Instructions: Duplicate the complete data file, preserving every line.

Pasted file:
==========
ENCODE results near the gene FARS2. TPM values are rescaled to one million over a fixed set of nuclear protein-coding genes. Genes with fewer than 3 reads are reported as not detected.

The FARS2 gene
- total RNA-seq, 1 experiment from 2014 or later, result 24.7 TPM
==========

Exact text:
ENCODE results near the gene FARS2. TPM values are rescaled to one million over a fixed set of nuclear protein-coding genes. Genes with fewer than 3 reads are reported as not detected.

The FARS2 gene
- total RNA-seq, 1 experiment from 2014 or later, result 24.7 TPM